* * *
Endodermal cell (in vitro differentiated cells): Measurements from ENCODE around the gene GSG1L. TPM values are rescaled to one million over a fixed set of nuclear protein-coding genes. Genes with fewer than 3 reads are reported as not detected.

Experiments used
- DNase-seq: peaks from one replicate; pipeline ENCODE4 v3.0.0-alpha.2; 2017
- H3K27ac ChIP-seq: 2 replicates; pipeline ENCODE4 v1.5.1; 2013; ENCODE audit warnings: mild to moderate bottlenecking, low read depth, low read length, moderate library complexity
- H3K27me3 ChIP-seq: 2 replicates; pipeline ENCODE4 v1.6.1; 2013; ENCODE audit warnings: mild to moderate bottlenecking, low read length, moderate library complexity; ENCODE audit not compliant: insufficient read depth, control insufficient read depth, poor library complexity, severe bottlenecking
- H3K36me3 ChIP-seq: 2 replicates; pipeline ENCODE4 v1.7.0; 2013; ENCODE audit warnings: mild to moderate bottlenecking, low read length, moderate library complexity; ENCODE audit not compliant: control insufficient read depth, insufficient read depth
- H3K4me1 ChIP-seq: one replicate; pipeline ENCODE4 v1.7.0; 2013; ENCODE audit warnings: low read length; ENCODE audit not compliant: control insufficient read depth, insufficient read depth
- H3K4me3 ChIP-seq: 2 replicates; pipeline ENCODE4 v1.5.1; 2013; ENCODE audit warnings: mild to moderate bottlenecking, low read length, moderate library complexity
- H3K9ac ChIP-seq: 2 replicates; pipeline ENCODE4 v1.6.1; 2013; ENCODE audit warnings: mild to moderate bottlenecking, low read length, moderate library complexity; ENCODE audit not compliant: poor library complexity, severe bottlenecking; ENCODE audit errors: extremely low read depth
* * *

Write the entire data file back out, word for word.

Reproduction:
Endodermal cell (in vitro differentiated cells): Measurements from ENCODE around the gene GSG1L. TPM values are rescaled to one million over a fixed set of nuclear protein-coding genes. Genes with fewer than 3 reads are reported as not detected.

Experiments used
- DNase-seq: peaks from one replicate; pipeline ENCODE4 v3.0.0-alpha.2; 2017
- H3K27ac ChIP-seq: 2 replicates; pipeline ENCODE4 v1.5.1; 2013; ENCODE audit warnings: mild to moderate bottlenecking, low read depth, low read length, moderate library complexity
- H3K27me3 ChIP-seq: 2 replicates; pipeline ENCODE4 v1.6.1; 2013; ENCODE audit warnings: mild to moderate bottlenecking, low read length, moderate library complexity; ENCODE audit not compliant: insufficient read depth, control insufficient read depth, poor library complexity, severe bottlenecking
- H3K36me3 ChIP-seq: 2 replicates; pipeline ENCODE4 v1.7.0; 2013; ENCODE audit warnings: mild to moderate bottlenecking, low read length, moderate library complexity; ENCODE audit not compliant: control insufficient read depth, insufficient read depth
- H3K4me1 ChIP-seq: one replicate; pipeline ENCODE4 v1.7.0; 2013; ENCODE audit warnings: low read length; ENCODE audit not compliant: control insufficient read depth, insufficient read depth
- H3K4me3 ChIP-seq: 2 replicates; pipeline ENCODE4 v1.5.1; 2013; ENCODE audit warnings: mild to moderate bottlenecking, low read length, moderate library complexity
- H3K9ac ChIP-seq: 2 replicates; pipeline ENCODE4 v1.6.1; 2013; ENCODE audit warnings: mild to moderate bottlenecking, low read length, moderate library complexity; ENCODE audit not compliant: poor library complexity, severe bottlenecking; ENCODE audit errors: extremely low read depth